Joseph Burnett was a chemical manufacturer and maker of flavoring extracts.  He owned Deerfoot, a large summer estate and dairy farm in Southborough.  In 1860, he had donated the Church of St. Mark’s in Southborough, and in 1862, he was the founding donor of St. Mark’s School in association with the Church.

Five of the Burnetts’ eleven children lived with them: Harry Burnett, Josephine Burnett, John Torrey Burnett, Louise Burnett, and Elinor Burnett.  Harry Burnett was associated with his father’s chemical and extract firm and later would become its treasurer.  John Burnett served as assistant postmaster for Boston, then as secretary of the Boston Elevated Railway, and then as president of his father’s firm.

133 Beacon (ca. 1942); photograph by Bainbridge Bunting, courtesy of the Boston Athenaeum

133 Beacon (ca. 1942); photograph by Bainbridge Bunting, courtesy of the Boston Athenaeum

Josephine Burnett married in October of 1888 to investment banker Charles Archibald Kidder.  After their marriage they lived at 120 Beacon and in Southborough.  Louise Burnett married in June of 1892 to Charles Francis Choate, Jr., a lawyer.  After their marriage, they lived in Southborough.

Joseph Burnett died in August of 1894.  Josephine Burnett continued to live at 133 Beacon and in Southborough, and Harry, John, and Elinor Burnett continued to live with her.

Josephine Burnett died in December of 1906 and her children moved soon thereafter.

133 Beacon was not listed in the 1908 and 1909 Blue Books.

On May 23, 1908, 133 Beacon was acquired from the estate of Josephine Burnett by Elizabeth (Brooks) Wheelwright, the wife of architect Edmund March Wheelwright. They previously had lived at 1 Gloucester.

They continued to live at 133 Beacon during the 1910-1911 winter season, but moved thereafter (he died in August of 1912).

On September 13, 1911, 133 Beacon was acquired from Elizabeth Wheelwright by Frederick Oakes Houghton. He and his wife, Mary (Laughlin) Houghton, made it their home. They previously had lived at 246 Beacon.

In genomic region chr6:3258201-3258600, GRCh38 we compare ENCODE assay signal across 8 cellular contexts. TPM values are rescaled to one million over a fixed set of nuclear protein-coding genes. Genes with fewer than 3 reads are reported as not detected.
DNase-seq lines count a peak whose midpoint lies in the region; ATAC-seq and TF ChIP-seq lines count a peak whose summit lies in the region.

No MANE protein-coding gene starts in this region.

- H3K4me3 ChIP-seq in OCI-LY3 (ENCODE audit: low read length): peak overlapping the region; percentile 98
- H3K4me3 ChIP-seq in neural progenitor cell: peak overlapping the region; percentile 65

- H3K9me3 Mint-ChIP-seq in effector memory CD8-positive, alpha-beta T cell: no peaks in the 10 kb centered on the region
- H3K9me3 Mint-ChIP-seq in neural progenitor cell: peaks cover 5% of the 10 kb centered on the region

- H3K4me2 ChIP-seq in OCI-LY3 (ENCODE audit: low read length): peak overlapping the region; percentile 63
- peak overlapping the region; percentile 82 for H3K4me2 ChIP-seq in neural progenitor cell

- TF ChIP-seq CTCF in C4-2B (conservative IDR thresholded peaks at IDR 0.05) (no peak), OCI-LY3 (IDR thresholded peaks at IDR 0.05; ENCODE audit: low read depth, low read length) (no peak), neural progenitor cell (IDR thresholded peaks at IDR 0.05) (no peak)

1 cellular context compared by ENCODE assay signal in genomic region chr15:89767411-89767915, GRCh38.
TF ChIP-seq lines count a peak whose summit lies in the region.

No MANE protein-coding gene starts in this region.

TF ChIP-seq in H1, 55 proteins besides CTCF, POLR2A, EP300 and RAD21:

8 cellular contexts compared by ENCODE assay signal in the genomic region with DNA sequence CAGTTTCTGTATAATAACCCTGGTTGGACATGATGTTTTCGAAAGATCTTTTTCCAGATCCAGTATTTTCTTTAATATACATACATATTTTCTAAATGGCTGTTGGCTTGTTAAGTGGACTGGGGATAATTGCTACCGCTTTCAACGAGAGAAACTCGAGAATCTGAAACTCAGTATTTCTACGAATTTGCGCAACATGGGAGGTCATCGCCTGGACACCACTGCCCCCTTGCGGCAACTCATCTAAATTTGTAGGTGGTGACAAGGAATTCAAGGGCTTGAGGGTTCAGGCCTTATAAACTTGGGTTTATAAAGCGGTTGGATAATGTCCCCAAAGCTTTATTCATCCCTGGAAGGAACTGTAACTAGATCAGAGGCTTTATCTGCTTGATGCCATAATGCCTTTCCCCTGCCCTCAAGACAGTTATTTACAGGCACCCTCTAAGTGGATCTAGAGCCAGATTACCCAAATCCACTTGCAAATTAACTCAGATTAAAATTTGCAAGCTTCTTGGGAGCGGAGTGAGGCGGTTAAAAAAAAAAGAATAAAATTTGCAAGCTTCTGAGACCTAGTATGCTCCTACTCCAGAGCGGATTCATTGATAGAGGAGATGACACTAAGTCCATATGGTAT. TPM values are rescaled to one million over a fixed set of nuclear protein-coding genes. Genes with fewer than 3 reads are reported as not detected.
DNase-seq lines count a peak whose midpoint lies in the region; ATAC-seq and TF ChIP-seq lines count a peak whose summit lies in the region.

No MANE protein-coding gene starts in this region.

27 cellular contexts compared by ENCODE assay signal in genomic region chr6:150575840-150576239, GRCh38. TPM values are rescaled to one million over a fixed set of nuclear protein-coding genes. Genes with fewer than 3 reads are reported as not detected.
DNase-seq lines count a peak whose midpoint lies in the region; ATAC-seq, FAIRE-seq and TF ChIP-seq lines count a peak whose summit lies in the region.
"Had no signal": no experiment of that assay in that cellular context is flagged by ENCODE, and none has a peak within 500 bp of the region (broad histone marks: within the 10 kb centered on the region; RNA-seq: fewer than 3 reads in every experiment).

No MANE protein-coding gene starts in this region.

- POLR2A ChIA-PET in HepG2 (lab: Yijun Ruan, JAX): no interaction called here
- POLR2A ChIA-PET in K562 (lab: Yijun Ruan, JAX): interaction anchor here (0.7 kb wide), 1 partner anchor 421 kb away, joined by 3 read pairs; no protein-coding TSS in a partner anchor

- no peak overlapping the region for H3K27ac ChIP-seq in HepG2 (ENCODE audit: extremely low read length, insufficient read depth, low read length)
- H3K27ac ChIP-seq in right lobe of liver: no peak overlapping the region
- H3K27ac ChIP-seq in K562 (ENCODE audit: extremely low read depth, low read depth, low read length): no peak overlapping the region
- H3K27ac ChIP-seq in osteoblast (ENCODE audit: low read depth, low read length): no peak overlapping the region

Frederick Houghton was a steamship passenger agent for the White Star Lines and other major steamship lines serving New England.

On November 1, 1921, he transferred 133 Beacon into his wife’s name.

The Houghtons continued to live at 133 Beacon during the 1922-1923 winter season, after which they made Milton their year-round residence.

On August 8, 1923, 133 Beacon was acquired from Mary Houghton by Katharine Lawrence (Putnam) Bundy, the wife of Harvey Hollister Bundy. They previously had lived at 373 Marlborough.  They also maintained a home in Manchester.

Harvey Bundy was an attorney in Boston. He served as Assistant Secretary of State under Henry Stimson in the Hoover Administration, and as Special Assistant to the Secretary of the Treasury (again Henry Stimson) in the Roosevelt Administration.  The Bundys’ son, McGeorge Bundy, served as national security advisor to Presidents Kennedy and Johnson.

In July of 1931, when Harvey Bundy was appointed Assistant Secretary of State, the Bundys leased 133 Beacon to Erskine School.  The School also maintained classrooms, offices, and dormitories at 111, 129135, and 145 Beacon.

In 1933, following Hoover’s defeat, the Bundys moved back to Boston and resumed living at 133 Beacon.

The Bundys continued to live at 133 Beacon until about until about 1947, when they moved to an apartment at 191 Commonwealth.

On May 19, 1947, 133 Beacon was acquired from Katharine Bundy by the Bishop-Lee School of Theatre and Radio, located at 6 Byron.  It was operated by Paul R. Bishop and his wife, Emily (Perry) Bishop.  He was an engineer and aircraft company executive; she was director of the school.

The Bishops moved the school to 133 Beacon and also made it their home.  They previously had lived in an apartment at 7 Marlborough.  They also operated it as a lodging house/dormitory for the school’s students.

Paul Bishop died in June of 1964.  Emily Bishop continued to live and operate the Bishop-Lee School at 133 Beacon.  In May of 1965, the school filed for (and subsequently received) permission to remodel the basement into a dining room, and to change the use from a lodging house to a lodging house and dining room.

The Bishop-Lee School continued to operate at 133 Beacon until the late 1960s.

On November 25, 1968, 133 Beacon was purchased from the Bishop-Lee School by Fisher College, which continued to operate it as a dormitory and dining room. The college also owned 131 Beacon, where it maintained a dormitory.

Emily Bishop continued to live at 133 Beacon in the early 1970s and to work as a teacher at Fisher College.

In March of 1975, the college applied for permission to convert 133 Beacon from a lodging house and dining room into classrooms and a dining room, noting that the number of students who resided in dormitories had declined.  At the same time, it also sought to convert 131 Beacon into classrooms.  The applications were denied and Board of Appeal refused to grant the college’s appeal.

In March of 2002, Fisher College filed to change the legal occupancy of 133 Beacon from a lodging house and dining room to a dormitory and dining room, legalizing the existing use as a dormitory (rather than a lodging house). In June of 2003, the Board of Appeal approved the change in use, with a “sunset” proviso specifying that the use would expire on June 30, 2006. The permitted use was subsequently extended and remained in effect as of 2015.

As of 2018, Fisher College owned 102-104106108110112114116118 Beacon, 111 Beacon, 115 Beacon, 131-133 Beacon, 139141 Beacon, and 1 Arlington.

127-133 Beacon (2020)